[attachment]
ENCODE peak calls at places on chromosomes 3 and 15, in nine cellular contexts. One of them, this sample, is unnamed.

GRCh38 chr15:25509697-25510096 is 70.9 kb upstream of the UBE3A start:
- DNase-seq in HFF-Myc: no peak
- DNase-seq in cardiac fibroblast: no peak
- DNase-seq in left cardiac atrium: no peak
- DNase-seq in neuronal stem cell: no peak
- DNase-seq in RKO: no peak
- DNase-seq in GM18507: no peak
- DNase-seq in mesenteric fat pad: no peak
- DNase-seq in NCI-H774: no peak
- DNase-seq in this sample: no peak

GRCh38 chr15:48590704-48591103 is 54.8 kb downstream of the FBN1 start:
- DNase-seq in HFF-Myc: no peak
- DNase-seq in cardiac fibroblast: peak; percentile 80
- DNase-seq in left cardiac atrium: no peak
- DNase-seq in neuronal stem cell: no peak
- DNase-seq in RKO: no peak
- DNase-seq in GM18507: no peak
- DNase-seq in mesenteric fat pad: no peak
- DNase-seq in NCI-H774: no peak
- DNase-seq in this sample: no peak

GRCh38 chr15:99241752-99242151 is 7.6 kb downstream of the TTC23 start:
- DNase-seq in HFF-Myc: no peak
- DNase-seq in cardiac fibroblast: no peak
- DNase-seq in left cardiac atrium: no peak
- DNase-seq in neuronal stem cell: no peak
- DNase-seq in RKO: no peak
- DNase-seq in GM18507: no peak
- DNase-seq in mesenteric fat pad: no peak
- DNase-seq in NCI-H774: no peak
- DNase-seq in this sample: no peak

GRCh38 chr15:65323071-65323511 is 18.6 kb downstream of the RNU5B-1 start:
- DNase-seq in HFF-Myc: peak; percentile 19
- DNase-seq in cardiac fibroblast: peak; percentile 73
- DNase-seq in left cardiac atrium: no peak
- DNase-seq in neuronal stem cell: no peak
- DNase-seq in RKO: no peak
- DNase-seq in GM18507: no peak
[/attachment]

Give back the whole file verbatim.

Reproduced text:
ENCODE peak calls at places on chromosomes 3 and 15, in nine cellular contexts. One of them, this sample, is unnamed.

GRCh38 chr15:25509697-25510096 is 70.9 kb upstream of the UBE3A start:
- DNase-seq in HFF-Myc: no peak
- DNase-seq in cardiac fibroblast: no peak
- DNase-seq in left cardiac atrium: no peak
- DNase-seq in neuronal stem cell: no peak
- DNase-seq in RKO: no peak
- DNase-seq in GM18507: no peak
- DNase-seq in mesenteric fat pad: no peak
- DNase-seq in NCI-H774: no peak
- DNase-seq in this sample: no peak

GRCh38 chr15:48590704-48591103 is 54.8 kb downstream of the FBN1 start:
- DNase-seq in HFF-Myc: no peak
- DNase-seq in cardiac fibroblast: peak; percentile 80
- DNase-seq in left cardiac atrium: no peak
- DNase-seq in neuronal stem cell: no peak
- DNase-seq in RKO: no peak
- DNase-seq in GM18507: no peak
- DNase-seq in mesenteric fat pad: no peak
- DNase-seq in NCI-H774: no peak
- DNase-seq in this sample: no peak

GRCh38 chr15:99241752-99242151 is 7.6 kb downstream of the TTC23 start:
- DNase-seq in HFF-Myc: no peak
- DNase-seq in cardiac fibroblast: no peak
- DNase-seq in left cardiac atrium: no peak
- DNase-seq in neuronal stem cell: no peak
- DNase-seq in RKO: no peak
- DNase-seq in GM18507: no peak
- DNase-seq in mesenteric fat pad: no peak
- DNase-seq in NCI-H774: no peak
- DNase-seq in this sample: no peak

GRCh38 chr15:65323071-65323511 is 18.6 kb downstream of the RNU5B-1 start:
- DNase-seq in HFF-Myc: peak; percentile 19
- DNase-seq in cardiac fibroblast: peak; percentile 73
- DNase-seq in left cardiac atrium: no peak
- DNase-seq in neuronal stem cell: no peak
- DNase-seq in RKO: no peak
- DNase-seq in GM18507: no peak